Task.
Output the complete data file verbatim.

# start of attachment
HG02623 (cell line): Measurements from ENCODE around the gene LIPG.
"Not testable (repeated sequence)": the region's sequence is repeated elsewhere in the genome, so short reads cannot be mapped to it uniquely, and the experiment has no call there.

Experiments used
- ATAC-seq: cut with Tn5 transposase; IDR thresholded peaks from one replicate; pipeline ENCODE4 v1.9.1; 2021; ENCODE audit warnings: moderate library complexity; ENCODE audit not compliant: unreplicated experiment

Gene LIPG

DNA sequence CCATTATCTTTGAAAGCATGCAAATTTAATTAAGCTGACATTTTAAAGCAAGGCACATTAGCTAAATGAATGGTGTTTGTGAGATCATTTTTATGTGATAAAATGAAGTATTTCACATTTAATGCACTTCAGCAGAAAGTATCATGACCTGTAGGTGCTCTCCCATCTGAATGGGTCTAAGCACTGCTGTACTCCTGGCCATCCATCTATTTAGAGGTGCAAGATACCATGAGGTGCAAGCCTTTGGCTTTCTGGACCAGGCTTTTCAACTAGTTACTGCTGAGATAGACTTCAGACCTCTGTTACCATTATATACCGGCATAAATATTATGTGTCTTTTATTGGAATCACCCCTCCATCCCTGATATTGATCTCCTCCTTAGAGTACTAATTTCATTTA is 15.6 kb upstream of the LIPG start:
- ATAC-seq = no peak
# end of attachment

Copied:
HG02623 (cell line): Measurements from ENCODE around the gene LIPG.
"Not testable (repeated sequence)": the region's sequence is repeated elsewhere in the genome, so short reads cannot be mapped to it uniquely, and the experiment has no call there.

Experiments used
- ATAC-seq: cut with Tn5 transposase; IDR thresholded peaks from one replicate; pipeline ENCODE4 v1.9.1; 2021; ENCODE audit warnings: moderate library complexity; ENCODE audit not compliant: unreplicated experiment

Gene LIPG

DNA sequence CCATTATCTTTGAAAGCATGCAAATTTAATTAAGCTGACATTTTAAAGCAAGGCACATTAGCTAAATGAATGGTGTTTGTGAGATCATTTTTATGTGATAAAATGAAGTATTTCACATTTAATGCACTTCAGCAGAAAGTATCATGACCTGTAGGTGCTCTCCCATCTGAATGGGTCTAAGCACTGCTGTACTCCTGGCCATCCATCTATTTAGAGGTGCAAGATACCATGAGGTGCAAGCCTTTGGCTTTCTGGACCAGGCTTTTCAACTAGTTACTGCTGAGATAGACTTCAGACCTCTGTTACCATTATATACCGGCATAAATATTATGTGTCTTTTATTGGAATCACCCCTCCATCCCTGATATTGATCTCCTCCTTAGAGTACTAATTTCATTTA is 15.6 kb upstream of the LIPG start:
- ATAC-seq = no peak